After such an exciting early life, Ziemann appeared to settle down. He married his Porthlevener in November 1914 and, between 1915 and 1929, he and his wife produced 6 children with Ziemann becoming a British citizen in January 1920. However, he appeared in court in 1926, then on several other occasions and again in 1933 when the local newspaper described him as a “well-known Porthleven motor dealer”. His misdemeanour was selling a car, taking money to obtain insurance for his customer but failing to do so. Part of the defence put forward was that he “went to Porthleven in 1912, he was not well educated and was not perfectly at home with the English Language”. It was also mentioned that in 1932 he had been fined for driving a motor car without a reflecting mirror and in February 1933 for allowing a person without a licence (his son) to drive his car. He was fined a total of £9 10s and given two months to pay.

By 1934 matters were worse, Ziemann was charged with various motor offences including driving without insurance, driving whilst disqualified and stealing “two motor car clocks”. “Mr C J Cooke, for defendant, said that the facts surrounding the case were most distressing. Mrs Ziemann and the six children had been living under the most appallingly difficult conditions, and were now receiving help from the Public Assistance Committee. There was no doubt that Ziemann was suffering from locomotor ataxy which rendered him unfit to drive a motorcar and impaired the character of the patient. Eventually a committal order was made to run concurrently with his sentence and “the prison doctor would have an opportunity of enquiring into defendant’s mental state”.

In a rosier version of his life Charles is spoken of as “one of the first businessmen to bring a motorcar to Cornwall”. He is credited with fitting the first engines in some of the fishing boats and said to have been much in demand, due to his marine engineering knowledge.

Sadly in the 1939 register Ziemann is not with his family in Porthleven but in Bodmin Mental Hospital and by 1941 he was dead at the relatively young age of 55.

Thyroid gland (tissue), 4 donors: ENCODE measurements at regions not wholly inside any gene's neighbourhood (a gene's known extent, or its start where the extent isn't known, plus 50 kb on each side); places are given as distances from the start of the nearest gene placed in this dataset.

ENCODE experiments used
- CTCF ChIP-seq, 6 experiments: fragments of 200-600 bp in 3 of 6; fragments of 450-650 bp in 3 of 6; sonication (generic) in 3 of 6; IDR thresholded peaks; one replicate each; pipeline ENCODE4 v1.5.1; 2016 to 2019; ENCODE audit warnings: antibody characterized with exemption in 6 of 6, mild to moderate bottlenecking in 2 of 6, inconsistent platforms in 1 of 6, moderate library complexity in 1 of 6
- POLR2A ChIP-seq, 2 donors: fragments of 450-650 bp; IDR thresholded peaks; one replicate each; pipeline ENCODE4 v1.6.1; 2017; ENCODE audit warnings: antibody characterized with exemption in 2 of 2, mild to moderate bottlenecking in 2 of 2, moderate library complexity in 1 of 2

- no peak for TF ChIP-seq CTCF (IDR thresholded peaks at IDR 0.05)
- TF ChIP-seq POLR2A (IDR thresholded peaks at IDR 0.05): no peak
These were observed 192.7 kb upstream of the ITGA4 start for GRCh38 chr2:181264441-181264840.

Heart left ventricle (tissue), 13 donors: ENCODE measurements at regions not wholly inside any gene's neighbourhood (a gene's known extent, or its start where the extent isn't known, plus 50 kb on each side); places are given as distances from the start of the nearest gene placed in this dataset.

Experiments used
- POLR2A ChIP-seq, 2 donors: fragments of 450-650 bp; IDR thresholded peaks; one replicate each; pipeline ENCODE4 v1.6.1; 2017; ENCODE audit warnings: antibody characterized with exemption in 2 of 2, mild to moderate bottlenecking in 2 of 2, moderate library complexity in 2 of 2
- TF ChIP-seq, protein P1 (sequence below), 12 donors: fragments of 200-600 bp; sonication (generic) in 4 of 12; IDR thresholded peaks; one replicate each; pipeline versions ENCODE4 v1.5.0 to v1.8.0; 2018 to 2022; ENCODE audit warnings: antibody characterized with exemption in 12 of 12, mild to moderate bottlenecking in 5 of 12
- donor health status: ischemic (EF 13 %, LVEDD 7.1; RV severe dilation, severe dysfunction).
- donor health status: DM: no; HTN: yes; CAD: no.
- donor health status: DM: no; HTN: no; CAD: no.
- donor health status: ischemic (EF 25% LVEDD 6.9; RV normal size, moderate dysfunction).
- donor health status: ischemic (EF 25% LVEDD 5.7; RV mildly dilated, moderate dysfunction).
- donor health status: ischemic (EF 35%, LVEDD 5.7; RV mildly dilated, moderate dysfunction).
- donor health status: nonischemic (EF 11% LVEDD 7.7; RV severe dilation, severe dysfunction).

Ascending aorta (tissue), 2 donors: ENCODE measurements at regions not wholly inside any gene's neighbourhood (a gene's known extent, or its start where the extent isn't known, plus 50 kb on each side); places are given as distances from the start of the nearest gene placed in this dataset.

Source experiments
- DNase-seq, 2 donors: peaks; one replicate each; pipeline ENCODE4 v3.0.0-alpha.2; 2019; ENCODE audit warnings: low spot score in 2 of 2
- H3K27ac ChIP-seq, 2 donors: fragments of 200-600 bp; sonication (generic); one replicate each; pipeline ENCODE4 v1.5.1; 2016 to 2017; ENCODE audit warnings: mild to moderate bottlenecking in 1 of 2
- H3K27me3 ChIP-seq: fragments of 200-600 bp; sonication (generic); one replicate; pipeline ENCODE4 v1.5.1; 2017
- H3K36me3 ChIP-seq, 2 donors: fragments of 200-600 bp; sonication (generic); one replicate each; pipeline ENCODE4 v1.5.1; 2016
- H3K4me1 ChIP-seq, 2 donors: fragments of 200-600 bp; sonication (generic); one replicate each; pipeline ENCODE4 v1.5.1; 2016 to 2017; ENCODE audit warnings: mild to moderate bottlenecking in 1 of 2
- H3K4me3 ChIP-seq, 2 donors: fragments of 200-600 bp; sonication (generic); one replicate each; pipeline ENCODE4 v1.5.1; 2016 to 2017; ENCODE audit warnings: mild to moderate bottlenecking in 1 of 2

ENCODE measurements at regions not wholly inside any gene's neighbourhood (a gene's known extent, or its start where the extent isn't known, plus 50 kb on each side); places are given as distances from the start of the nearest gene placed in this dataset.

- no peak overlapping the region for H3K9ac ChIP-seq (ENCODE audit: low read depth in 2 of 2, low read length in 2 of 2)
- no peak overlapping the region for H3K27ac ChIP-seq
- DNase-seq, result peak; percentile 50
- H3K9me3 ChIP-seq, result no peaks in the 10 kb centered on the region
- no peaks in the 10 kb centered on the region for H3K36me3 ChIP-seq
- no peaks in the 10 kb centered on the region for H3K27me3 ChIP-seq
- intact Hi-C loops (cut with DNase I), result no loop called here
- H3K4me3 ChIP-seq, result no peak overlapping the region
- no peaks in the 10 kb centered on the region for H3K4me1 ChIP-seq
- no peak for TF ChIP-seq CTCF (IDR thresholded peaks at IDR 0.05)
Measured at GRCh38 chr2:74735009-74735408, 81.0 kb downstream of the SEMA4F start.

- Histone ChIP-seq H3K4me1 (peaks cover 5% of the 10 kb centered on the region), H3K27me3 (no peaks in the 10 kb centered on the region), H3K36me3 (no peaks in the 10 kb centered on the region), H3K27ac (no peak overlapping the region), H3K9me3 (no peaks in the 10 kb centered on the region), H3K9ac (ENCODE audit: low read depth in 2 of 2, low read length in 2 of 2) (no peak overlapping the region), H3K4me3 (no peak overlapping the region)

Charles Ziemann newspaper report

Apr 282018

Our members are participating in the A-Z Blogging Challenge for 2018 with the theme People of My Place. Today's entry is from Janice Cooper.

William Young Sing was one of the original town businessmen in my place, Alpha-Jericho. He was one of several publicans who moved west as the central western Queensland railway line was constructed during the 1880s.

William Young Sing 1827-1855

William Yung Sing
Source: personal collection

His death certificate indicates that William Young Sing was born in Canton, China in about 1827. It is believed he arrived in Sydney, New South Wales in about 1856 and operated there as the merchant Yung Sing. He married Emma Mann in Sydney on the 10 February 18621. By 1867 with two daughters, the couple had moved to Queensland.

W Young Sing publican's licence

Notice of application for publican's licence
Peak Downs Telegram, 7 December 1883

My story of William Young Sing’s contribution to the Alpha-Jericho district begins about 28 August 1883 when he purchased a town allotment at the railway terminus at Pine Hill. He paid £48 for an allotment facing the railway line. On 20 November, he gave notice of his intention to apply for a Country Publican’s License [sic], indicating that he intended in keeping a ‘house and appurtenances’ as an inn or public-house.

The family became involved in social activities in Pine Hill with the older daughters dressing beautifully for a fancy dress ball in July 18842. However movement along the railway line continued, and the family moved on to Jericho in mid-1885, possibly about the time the new terminus opened there on 9 June.

William purchased an allotment in Jericho’s main street, which runs parallel to the railway line. The sale was held in Pine Hill on 26 May 1885, so he may not have yet visited his new home town. On 13 October he was granted a publican’s licence for his public house in Jericho, retaining the name ‘The Travellers’ Rest Hotel’, a name he had used for the 15 years he had already held a licence.